Neiman Marcus took a significant step forward toward its goal of having a reorganization plan confirmed by Sept. 15.
On Thursday, the retailer told a Texas bankruptcy court that it tentatively resolved the long-running dispute with unsecured creditors over Mytheresa, the German luxury e-commerce site it acquired in 2014. Since before Neiman’s bankruptcy filing in May, and throughout the proceedings, the retailer’s transactions around 2018 involving its Mytheresa assets have been a source of controversy that had cast a shadow over how the retailer would reorganize.
At a roughly four-hour hearing to determine the retailer’s next steps as it marches toward a resolution of its Chapter 11 journey, U.S. Bankruptcy Judge David Jones accepted the settlement as it was proposed, with the understanding that some details were still being worked out. The settlement still requires final approval.
On Thursday, Jones also signed off on Neiman’s disclosure statement related to its reorganization plan, which technically gives the retailer the green light to send its plan out to creditors to solicit their votes on the proposal. Neiman’s advisers have indicated they intend to start the solicitation process some time next week.
Chad Husnick of Kirkland & Ellis LLP, who represents Neiman’s, told the court the retailer intends to move as quickly as possible to tie up loose ends and get to a consensus on a reorganization plan by its target dates. The company had entered into bankruptcy with the goal of having a reorganization plan confirmed within four months.
“The facts that we told you, your honor, on the very first days of these cases, haven’t really changed,” he told the court. “We told you that retailers in Chapter 11 are not a fine wine, they don’t age well. And so we want to keep these cases on track.”
The proposed settlement terms are meant to address concerns raised by unsecured creditors by providing some $10 million to a pool of recoveries for general unsecured claims. In addition, Neiman Marcus Group Inc., the parent company controlled by its leveraged buyout sponsors Ares Management Corp. and Canada Pension Plan Investment Board — which purchased the retailer for $6 billion in 2013 — will put in 140 million shares of series B preferred stock in Mytheresa into the retailer’s bankruptcy estates, which would also go toward the recovery pool for general unsecured claims. Estimates of the value of those shares are still being determined.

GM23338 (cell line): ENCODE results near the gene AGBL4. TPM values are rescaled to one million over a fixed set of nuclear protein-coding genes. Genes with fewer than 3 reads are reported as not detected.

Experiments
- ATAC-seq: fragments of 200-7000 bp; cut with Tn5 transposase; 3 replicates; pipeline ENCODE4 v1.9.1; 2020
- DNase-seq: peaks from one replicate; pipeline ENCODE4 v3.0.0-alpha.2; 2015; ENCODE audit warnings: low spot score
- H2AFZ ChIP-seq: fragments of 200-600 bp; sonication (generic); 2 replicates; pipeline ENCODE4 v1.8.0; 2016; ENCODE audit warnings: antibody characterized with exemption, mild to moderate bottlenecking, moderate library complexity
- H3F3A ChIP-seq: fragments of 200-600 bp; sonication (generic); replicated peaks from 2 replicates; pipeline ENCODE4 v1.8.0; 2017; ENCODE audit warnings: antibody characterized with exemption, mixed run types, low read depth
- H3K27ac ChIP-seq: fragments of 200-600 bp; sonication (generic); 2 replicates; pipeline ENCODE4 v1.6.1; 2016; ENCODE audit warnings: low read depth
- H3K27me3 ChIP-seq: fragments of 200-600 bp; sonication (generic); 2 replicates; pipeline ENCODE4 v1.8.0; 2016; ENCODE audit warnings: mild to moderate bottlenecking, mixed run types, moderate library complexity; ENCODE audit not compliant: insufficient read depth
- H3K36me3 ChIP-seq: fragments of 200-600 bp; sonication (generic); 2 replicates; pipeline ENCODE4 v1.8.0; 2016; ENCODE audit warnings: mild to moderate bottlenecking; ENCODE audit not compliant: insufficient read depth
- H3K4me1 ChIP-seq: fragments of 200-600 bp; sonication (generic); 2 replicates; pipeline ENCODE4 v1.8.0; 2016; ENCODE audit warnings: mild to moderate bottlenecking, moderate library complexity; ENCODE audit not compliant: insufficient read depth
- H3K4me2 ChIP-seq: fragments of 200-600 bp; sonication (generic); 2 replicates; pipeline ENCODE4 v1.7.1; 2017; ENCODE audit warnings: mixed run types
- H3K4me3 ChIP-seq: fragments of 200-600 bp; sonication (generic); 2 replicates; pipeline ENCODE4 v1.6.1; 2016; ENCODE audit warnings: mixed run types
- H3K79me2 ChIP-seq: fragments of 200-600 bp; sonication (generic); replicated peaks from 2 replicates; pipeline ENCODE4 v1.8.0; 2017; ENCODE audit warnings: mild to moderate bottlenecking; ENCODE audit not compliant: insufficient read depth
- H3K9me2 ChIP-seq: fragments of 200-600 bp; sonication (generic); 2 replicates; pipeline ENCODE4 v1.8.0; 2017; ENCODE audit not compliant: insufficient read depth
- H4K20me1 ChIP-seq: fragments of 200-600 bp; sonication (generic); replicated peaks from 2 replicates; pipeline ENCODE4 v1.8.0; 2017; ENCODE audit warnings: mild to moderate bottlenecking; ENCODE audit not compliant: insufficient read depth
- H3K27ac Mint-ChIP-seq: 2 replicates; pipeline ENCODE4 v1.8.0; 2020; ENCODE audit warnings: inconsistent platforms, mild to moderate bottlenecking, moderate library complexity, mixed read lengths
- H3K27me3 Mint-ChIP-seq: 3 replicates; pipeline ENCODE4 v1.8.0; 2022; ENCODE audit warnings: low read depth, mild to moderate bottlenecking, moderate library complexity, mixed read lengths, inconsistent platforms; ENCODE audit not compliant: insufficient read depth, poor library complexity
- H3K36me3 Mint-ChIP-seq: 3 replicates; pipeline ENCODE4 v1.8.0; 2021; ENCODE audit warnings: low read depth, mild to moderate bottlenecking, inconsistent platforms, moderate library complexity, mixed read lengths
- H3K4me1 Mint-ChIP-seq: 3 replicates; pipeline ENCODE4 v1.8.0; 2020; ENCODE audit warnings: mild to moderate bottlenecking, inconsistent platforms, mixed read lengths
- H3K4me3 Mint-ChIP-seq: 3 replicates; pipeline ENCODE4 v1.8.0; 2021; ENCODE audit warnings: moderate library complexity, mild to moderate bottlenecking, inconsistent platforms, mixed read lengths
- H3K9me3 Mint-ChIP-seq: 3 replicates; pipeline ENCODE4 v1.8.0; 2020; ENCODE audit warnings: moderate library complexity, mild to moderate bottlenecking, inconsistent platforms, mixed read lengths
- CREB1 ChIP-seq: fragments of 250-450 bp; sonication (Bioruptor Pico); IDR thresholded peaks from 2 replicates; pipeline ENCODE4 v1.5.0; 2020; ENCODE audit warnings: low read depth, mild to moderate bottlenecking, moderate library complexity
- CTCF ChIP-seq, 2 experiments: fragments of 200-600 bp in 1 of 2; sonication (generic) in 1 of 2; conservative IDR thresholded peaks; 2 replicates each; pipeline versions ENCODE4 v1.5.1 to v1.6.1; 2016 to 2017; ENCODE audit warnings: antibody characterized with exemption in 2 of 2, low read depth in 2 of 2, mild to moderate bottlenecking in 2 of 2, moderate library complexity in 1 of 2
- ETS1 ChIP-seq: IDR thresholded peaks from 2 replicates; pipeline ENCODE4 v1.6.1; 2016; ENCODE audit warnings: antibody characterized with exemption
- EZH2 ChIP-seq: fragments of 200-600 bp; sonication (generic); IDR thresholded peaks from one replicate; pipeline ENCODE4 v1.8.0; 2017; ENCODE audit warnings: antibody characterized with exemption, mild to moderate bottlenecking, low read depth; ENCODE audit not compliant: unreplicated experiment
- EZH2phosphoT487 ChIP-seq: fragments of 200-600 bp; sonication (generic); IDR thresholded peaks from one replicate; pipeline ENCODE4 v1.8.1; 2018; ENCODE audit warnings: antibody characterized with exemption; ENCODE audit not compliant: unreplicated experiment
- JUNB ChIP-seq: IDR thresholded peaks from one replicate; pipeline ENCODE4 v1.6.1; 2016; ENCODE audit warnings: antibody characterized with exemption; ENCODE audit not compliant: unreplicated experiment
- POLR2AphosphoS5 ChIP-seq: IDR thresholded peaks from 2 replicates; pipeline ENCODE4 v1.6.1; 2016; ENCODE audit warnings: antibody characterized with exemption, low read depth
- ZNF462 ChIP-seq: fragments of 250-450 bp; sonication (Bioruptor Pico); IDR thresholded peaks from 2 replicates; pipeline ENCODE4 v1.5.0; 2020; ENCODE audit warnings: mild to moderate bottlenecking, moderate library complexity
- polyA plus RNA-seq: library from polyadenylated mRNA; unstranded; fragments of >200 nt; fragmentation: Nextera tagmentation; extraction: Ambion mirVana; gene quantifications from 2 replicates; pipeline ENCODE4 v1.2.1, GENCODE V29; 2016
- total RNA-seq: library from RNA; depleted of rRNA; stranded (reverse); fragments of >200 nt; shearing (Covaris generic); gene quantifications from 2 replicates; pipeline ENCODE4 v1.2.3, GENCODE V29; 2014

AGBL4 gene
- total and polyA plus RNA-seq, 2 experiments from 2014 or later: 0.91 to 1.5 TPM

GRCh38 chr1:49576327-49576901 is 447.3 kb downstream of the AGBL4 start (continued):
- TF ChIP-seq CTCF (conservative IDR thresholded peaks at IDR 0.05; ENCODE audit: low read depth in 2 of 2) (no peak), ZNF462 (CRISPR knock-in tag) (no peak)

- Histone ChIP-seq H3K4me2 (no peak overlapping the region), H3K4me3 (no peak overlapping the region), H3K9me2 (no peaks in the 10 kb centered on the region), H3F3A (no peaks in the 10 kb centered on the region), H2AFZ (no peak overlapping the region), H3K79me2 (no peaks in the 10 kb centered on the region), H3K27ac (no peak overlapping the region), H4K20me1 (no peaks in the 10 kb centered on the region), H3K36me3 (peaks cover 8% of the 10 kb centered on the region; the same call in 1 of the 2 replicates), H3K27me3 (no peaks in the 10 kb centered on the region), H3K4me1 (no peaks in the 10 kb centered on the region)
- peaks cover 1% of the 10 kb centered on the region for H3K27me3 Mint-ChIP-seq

The settlement includes other terms, whose significance to creditors is still being hashed out.
The dispute over Mytheresa had such a significant influence over Neiman’s plans to emerge from bankruptcy because it got to questions at the heart of every Chapter 11 — what a bankrupt company’s assets are truly worth, and how much of that value is actually available for creditors to recover.
Unsecured creditors in the case have argued that the Mytheresa transactions before the bankruptcy had essentially moved a valuable Neiman’s asset out of its capital structure, preventing creditors from realizing any portion of that value.
The conflict led to parallel investigations during the bankruptcy proceedings, conducted by the unsecured creditors committee, and by a “disinterested manager” that Neiman Marcus Group Ltd. LLC had designated in the case. According to a preliminary report by the creditors committee that was unsealed this month, a litigation expert hired by the committee found that Mytheresa was worth roughly $822 million at the time that it was transferred out of Neiman’s.
The resolution of the dispute, which paves the way for a swift confirmation of Neiman’s plan, also bodes well for the retailer’s executives.
On Thursday, its attorneys made the case that eight leaders on the management team — including chief executive officer Geoffroy van Raemdonck; chief merchant officer Svetlana Todorovich, and chief operating officer Chris Sim — should be approved to get a bonus packaging totaling potentially up to $10 million for meeting certain targets in the case, including the company’s performance and its navigation of bankruptcy milestones.
The U.S. Trustee in the case, Hector Duran, had opposed the motion, arguing that the retailer had not shown the bonuses were justified under the circumstances. Duran also highlighted bonuses that the top executives, including van Raemdonck, had already received shortly before the company’s bankruptcy. In February alone, van Raemdonck received bonus payments totaling $4 million, according to court documents.
But ultimately, Jones approved the motion Thursday evening, musing that it was a customary cost of business for a major company attempting to emerge from bankruptcy.
“As I look at this, no one can argue with the suggestion that you want the best talent that you can obtain, and talent has a price,” Jones said at the hearing.
“It is a lot of money, but this is a big company, with a lot of complex issues and thousands of employees,” he said.